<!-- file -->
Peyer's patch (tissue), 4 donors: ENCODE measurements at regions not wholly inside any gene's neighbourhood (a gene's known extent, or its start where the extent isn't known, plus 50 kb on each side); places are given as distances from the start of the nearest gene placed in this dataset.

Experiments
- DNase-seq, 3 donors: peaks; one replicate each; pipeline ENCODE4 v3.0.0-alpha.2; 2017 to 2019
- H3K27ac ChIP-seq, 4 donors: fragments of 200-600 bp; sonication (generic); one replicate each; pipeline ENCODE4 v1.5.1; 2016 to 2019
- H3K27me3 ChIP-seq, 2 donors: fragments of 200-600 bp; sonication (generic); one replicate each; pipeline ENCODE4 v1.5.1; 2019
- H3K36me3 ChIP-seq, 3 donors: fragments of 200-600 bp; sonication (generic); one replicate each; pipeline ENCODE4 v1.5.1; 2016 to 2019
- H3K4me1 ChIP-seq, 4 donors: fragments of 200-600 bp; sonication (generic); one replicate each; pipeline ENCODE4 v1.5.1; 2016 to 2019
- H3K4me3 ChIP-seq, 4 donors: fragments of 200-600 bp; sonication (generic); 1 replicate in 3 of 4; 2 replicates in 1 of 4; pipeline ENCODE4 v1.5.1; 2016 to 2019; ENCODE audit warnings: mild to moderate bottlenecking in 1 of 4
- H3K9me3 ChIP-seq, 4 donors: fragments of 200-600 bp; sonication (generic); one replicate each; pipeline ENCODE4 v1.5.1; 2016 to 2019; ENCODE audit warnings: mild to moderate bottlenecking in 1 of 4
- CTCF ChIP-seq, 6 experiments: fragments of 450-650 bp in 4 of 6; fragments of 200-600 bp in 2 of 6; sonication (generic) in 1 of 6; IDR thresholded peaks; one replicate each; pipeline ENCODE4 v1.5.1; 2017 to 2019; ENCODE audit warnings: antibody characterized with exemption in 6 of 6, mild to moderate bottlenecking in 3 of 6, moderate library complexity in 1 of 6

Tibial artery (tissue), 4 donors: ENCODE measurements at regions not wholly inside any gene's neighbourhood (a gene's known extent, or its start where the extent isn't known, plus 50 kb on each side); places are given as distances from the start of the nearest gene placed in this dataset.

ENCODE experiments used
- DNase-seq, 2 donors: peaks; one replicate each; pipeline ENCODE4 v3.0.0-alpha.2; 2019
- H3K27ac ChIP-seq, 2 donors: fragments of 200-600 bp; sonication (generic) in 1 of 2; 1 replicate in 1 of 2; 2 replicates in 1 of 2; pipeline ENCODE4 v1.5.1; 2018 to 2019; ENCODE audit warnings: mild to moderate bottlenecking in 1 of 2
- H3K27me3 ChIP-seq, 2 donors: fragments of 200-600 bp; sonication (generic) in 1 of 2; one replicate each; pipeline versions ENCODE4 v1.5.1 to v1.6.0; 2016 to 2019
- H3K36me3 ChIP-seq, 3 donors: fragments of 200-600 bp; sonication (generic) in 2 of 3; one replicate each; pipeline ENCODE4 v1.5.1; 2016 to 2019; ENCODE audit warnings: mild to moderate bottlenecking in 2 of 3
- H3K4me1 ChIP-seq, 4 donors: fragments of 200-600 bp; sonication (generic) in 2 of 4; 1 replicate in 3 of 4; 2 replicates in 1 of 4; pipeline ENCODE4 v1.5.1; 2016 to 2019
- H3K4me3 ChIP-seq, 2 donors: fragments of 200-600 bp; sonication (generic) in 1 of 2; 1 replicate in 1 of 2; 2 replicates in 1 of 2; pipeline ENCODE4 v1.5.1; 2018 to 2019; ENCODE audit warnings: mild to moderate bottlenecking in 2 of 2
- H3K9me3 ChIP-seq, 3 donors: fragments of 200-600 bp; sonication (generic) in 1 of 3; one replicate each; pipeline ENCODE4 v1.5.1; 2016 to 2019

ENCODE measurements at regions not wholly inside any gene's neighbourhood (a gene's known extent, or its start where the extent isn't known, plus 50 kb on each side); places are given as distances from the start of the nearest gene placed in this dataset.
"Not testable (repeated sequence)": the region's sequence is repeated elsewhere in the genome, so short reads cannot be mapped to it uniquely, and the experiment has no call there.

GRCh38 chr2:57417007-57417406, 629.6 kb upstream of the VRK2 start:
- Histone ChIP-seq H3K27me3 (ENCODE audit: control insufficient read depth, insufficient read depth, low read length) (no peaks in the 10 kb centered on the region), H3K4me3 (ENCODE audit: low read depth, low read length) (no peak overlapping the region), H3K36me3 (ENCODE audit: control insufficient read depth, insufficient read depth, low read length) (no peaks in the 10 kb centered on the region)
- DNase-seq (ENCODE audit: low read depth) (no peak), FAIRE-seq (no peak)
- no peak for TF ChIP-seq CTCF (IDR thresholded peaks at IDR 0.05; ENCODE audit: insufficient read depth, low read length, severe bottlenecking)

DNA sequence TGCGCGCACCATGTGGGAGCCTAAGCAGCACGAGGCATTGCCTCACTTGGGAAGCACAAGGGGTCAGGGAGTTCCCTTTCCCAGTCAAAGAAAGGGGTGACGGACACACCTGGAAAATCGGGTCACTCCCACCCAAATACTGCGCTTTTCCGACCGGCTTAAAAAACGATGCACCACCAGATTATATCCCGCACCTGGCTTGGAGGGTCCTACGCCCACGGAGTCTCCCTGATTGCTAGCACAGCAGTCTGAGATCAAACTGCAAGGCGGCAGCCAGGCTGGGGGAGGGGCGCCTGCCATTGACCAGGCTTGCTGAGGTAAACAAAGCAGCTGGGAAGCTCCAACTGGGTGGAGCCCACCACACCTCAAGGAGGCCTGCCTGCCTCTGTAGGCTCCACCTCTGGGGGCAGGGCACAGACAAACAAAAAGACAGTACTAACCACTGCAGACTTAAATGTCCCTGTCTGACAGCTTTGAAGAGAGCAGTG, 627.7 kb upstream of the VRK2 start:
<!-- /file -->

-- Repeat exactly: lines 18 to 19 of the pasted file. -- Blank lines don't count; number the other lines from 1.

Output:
- H3K4me3 ChIP-seq, 2 donors: fragments of 200-600 bp; sonication (generic) in 1 of 2; 1 replicate in 1 of 2; 2 replicates in 1 of 2; pipeline ENCODE4 v1.5.1; 2018 to 2019; ENCODE audit warnings: mild to moderate bottlenecking in 2 of 2
- H3K9me3 ChIP-seq, 3 donors: fragments of 200-600 bp; sonication (generic) in 1 of 3; one replicate each; pipeline ENCODE4 v1.5.1; 2016 to 2019